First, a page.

# singleFrameDriver is only running with a single process

## Details

• Type: Bug
• Status: Done
• Priority: Major
• Resolution: Done
• Fix Version/s: None
• Component/s:
• Labels:
None
• Templates:
• Story Points:
0.5
• Sprint:
DRP F16-3
• Team:
Data Release Production

## Description

singleFrameDriver.py is only using a single process. The problem appears to be the change to use a ButlerInitializedTaskRunner, which doesn't inherit from BatchTaskRunner.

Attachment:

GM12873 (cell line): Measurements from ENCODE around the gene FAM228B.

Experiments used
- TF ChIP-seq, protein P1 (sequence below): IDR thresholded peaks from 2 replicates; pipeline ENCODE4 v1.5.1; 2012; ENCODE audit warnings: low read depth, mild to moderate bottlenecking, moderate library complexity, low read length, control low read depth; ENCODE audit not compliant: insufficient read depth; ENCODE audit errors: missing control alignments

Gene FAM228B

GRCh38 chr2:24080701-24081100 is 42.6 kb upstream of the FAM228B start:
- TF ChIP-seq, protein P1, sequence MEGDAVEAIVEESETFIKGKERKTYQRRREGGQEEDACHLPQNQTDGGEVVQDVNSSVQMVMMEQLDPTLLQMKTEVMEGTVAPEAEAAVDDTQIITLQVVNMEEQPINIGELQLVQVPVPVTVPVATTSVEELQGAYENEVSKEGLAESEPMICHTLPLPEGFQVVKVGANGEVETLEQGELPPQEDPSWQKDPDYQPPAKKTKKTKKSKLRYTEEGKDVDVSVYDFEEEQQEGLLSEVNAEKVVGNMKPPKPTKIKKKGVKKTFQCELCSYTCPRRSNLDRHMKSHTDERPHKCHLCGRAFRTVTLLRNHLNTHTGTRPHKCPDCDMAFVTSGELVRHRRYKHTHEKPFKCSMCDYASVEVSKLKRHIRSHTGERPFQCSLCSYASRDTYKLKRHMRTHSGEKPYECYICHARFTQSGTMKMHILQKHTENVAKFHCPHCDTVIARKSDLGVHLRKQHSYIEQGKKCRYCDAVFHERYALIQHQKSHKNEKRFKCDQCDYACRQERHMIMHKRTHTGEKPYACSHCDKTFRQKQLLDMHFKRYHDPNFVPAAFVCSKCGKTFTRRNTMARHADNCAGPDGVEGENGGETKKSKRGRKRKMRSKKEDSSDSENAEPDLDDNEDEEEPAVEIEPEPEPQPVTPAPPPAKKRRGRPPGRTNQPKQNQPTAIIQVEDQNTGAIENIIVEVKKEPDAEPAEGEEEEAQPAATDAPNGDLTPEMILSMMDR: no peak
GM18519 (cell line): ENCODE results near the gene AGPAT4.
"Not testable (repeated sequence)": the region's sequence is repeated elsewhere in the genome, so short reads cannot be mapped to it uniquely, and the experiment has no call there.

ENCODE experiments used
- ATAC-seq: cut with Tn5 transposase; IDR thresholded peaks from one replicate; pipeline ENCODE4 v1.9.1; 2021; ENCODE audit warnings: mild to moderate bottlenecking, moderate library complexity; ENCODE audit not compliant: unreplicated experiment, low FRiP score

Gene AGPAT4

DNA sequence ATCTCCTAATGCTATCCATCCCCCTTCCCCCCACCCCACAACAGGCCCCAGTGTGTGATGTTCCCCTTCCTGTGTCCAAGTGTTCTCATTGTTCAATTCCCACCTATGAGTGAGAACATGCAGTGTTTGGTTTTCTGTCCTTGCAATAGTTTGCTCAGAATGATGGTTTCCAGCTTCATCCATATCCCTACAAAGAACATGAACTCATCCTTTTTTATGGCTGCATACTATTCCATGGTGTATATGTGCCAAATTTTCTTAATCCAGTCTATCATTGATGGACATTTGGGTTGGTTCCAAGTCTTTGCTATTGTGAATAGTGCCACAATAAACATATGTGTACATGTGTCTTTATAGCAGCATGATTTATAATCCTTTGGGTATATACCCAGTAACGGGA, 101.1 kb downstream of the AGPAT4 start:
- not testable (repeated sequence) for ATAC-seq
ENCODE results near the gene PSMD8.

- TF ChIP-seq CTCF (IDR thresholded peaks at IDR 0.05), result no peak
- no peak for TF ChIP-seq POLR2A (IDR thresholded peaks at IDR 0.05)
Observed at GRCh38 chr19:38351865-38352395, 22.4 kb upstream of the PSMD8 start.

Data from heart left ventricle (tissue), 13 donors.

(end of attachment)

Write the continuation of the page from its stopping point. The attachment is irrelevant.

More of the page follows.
## Activity

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Paul Price added a comment -

Jim Bosch, would you please review this? Here's the patch: